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What are the Alternative forms of Dispute Resolution and what is the essential difference between these and arbitration?

10 April 2013
ADR is Alternative Dispute Resolution. This is a term with a very wide definition and covers any form of dispute resolution, other than through Court process. Strictly speaking the term “alternative” may be something of a misnomer.
Essentially there are two forms of dispute resolution; one which imposes a decision and determines issues definitively and another which provides the basis to help the parties reach an agreed solution or settlement. The first form includes expert determination, adjudication, private judging and baseball arbitration. Once the mechanism is agreed upon neither party can unilaterally withdraw from the process, but can still settle the disputes themselves. If not, then a binding determination will be made, which in principle is enforceable through the courts.

The second form includes negotiation, mediation/ conciliation, mediation/ arbitration, mini trial/ executive appraisal and neutral listener arrangements. All of the above mechanisms require the parties to conclude the settlement agreement between themselves. These procedures aim to bring the parties closer to understand the respective position of the other side and to help the parties see the weakness of their own case. This should in principle with or without the assistance of a third party, enable the parties to agree the terms for the settlement of their differences. If no agreement is possible, the parties can resort to arbitration or the courts for the determination of their dispute.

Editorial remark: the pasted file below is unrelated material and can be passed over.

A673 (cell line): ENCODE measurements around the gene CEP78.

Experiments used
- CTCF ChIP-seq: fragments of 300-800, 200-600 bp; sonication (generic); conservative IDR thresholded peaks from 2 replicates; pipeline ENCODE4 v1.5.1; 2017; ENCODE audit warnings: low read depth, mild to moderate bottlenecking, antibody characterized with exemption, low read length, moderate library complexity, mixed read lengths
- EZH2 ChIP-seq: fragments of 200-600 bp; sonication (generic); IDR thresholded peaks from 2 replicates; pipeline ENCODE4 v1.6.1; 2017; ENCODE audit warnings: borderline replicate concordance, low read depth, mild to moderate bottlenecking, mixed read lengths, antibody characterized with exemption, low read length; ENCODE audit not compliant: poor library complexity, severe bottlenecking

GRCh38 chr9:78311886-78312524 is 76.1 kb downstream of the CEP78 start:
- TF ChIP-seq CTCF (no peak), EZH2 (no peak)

It can be argued as mentioned above that Arbitration falls within the broad umbrella of ADR. But, in reality it is not easy to distinguish arbitration from ADR means, since the latter occur in many diverse forms. Academics attempted to define arbitration in relation to ADR, the former being a mean of dispute resolution through a binding award made by private judges especially appointed for the dispute in question, while the latter are any other proceedings not coming within the first definition.

Moreover, arbitration has more in common with litigation than the other forms of ADR. Comparing litigation and arbitration the similarities are obvious: there are two (and perhaps more) adversaries, there is generally a formal process for the exchange of pleadings, disclosure of documents, service of witness reports and expert reports. If necessary, parties can be compelled to comply. In each case the process culminates with one or more hearings.
At the conclusion of the hearing or hearings there will be some form of determination on the issues, which remain live between the parties. Generally there will be one winner and one (or perhaps more) losers. A number of consequences will flow from that determination, notably in terms of who bears the costs or a large part of the costs of the whole process.
Marilena Constantinou